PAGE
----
This applies in coaching relationships because the educators we work with will be experts in different areas. If we look at them as the experts they are and specifically look for their strengths, we can use them to build each other up. I think this will also help with the connotation coaching has in some school systems. Sometimes it can be viewed as a teacher having a weakness so they have to work with a coach, where instead it could be looked at as coaches working with teachers to leverage their strengths to help them improve in all areas.

Other Thoughts

  • In our age of technology there is a world of educators at our fingertips. Teachers should be encouraged to see what’s out there and gather ideas. One place teachers can look is Twitter.
  • Creating critical friends’ groups. Allows for teachers across disciplines to work together voluntarily. It can become a safe place to bounce ideas and team up.
  • Celebrate cultural differences. Instead of focusing on negatives with differences in teaching styles or cultures, use it as a learning tool. Different doesn’t mean opposing, so don’t look at coaching or teaching as a “one size fits all”

Concluding Thoughts

In this post I have briefly touched on my learnings from my research. The culture of collaboration is a topic that could have several detailed posts. As I move forward with my practicum coaching, I hope to foster a culture of collaboration with the teachers I work with, encouraging collaboration to move outside of grade level teams and encompassing the entire school. If you have any thoughts or ideas that could be used to foster collaboration in schools, share it below!


  • Caskey, Mickey and Carpenter, Jan. (2014, October). Building Teacher Collaboration School-wide. AMLE. Retrieved from
  • Davis, Lauren. (2020, February). Teacher Collaboration: How to Approach It In 2020. Schoology Exchange. Retrieved from Teacher Collaboration: How to Approach It In 2020
  • Dhawan, Erica. (2017, January). How to Create a Culture of Collaboration. Forbes. Retrieved from
  • Kohm, Barbara and Nance, Beverly. (NA). Creating Collaborative Cultures. ASCD. Retrieved from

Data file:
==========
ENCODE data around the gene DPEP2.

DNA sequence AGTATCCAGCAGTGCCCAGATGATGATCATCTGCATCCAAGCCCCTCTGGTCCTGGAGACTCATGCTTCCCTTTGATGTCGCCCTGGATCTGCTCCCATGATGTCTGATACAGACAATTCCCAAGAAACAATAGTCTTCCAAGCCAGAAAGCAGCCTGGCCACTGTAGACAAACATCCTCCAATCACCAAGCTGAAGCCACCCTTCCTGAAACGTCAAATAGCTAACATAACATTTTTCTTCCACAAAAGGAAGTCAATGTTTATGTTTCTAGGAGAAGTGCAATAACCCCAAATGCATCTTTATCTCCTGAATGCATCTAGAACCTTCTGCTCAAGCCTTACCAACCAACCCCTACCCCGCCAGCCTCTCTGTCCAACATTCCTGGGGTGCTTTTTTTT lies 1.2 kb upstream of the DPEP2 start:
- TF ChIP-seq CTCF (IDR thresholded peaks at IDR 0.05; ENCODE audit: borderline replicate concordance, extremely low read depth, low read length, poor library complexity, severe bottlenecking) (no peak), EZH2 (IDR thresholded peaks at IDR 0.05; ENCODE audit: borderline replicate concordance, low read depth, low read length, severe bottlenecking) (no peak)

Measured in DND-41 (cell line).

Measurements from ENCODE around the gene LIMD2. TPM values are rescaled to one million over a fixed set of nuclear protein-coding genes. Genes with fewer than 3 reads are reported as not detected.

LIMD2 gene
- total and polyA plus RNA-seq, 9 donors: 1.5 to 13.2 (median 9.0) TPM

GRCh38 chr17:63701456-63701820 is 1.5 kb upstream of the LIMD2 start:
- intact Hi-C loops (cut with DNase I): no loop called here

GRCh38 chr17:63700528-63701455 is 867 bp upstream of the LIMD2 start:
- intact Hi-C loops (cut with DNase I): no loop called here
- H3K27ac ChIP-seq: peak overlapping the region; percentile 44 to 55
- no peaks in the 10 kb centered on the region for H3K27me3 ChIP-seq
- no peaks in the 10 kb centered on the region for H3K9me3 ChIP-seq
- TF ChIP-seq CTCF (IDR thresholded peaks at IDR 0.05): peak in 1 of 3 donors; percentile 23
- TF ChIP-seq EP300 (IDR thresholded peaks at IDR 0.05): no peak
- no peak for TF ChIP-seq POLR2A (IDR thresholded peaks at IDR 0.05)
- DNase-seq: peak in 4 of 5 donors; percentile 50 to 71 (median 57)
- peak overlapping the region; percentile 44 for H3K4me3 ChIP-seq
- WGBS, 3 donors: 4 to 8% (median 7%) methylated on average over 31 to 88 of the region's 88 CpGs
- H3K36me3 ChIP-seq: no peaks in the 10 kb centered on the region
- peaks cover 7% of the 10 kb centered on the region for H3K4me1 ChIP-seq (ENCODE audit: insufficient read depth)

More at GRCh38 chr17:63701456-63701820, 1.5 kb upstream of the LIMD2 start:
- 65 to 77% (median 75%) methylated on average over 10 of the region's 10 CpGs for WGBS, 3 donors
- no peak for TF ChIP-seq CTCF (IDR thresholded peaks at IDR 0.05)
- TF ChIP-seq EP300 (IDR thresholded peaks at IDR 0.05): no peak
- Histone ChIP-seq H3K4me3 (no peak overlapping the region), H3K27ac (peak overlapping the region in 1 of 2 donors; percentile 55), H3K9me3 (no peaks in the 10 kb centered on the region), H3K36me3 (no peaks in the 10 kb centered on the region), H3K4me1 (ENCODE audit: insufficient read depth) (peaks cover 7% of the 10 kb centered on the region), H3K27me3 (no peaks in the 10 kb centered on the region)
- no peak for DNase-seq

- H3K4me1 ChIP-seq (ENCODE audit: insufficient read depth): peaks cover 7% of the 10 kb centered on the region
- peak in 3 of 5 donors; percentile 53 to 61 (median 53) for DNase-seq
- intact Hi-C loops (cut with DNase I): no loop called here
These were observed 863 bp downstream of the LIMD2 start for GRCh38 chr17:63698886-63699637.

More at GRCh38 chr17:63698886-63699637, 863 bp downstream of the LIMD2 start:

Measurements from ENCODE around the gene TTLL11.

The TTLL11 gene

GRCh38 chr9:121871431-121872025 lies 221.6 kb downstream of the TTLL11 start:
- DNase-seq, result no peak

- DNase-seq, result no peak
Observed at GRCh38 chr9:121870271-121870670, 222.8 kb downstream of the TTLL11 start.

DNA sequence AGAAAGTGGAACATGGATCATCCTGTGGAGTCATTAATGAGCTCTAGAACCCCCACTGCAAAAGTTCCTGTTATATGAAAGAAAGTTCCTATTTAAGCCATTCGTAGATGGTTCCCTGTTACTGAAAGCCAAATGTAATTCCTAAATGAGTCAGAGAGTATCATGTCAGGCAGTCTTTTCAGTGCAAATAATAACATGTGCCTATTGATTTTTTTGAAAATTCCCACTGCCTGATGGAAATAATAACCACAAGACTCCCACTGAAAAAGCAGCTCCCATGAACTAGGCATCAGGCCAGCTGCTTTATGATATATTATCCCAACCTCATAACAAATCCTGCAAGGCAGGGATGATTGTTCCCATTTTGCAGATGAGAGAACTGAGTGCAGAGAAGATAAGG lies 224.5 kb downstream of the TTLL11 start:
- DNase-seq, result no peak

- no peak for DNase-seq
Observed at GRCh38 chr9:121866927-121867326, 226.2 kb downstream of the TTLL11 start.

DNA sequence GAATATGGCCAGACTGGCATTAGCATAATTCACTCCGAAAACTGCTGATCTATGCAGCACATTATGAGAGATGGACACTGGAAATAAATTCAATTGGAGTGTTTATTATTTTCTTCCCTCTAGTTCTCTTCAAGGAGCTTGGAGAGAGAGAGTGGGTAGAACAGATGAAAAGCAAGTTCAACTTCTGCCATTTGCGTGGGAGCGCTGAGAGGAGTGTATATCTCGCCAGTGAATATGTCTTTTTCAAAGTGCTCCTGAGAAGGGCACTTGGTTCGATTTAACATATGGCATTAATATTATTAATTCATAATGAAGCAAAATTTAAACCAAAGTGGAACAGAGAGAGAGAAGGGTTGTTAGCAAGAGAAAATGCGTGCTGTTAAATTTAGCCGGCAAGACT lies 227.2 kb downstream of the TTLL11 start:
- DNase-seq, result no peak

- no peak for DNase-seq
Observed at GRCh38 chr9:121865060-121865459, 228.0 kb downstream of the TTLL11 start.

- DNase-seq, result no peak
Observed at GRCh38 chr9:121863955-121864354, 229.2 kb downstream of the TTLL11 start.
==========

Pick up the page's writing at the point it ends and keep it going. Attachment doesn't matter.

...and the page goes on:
• Foltos, Les. Peer Coaching : Unlocking the Power of Collaboration. Thousand Oaks, California: Corwin, 2013. Web.
  • Sutton, Paul S. and Shouse, Andrew W. (2016, April). Building a culture of collaboration in schools. Phi Delta Kappan. Retrieved from

3 thoughts on “Cultivating a Culture of Collaboration”

  1. This focus on building a culture of collaboration is critical to innovation. Linda Darling-Hammond focused on its value in a influential articles. I will be fascinated to see what you learn over the course of the semester about building this kind of culture, and the role of the coach in implementing a culture of collaboration.

  2. I really appreciate your comment on celebrating different teaching styles and how these differences can be celebrated and utilized as learning tools between colleagues and professional learning networks. Thank you for sharing your insights!

  3. Rachel,

    I really enjoyed reading your blog post! I appreciated that you shared how your work in understanding how to build a strong school culture of collaboration is ongoing. I was really struck by the quote you shared from Peer Coaching as well, which I think you did really well to highlight throughout your blog. Transparency is so vital to building trust, and as you mentioned, strengthens collaboration for schools by opening up the decision-making process. I’m excited to see your research on this topic continues to evolve and potentially make its way into future blog posts!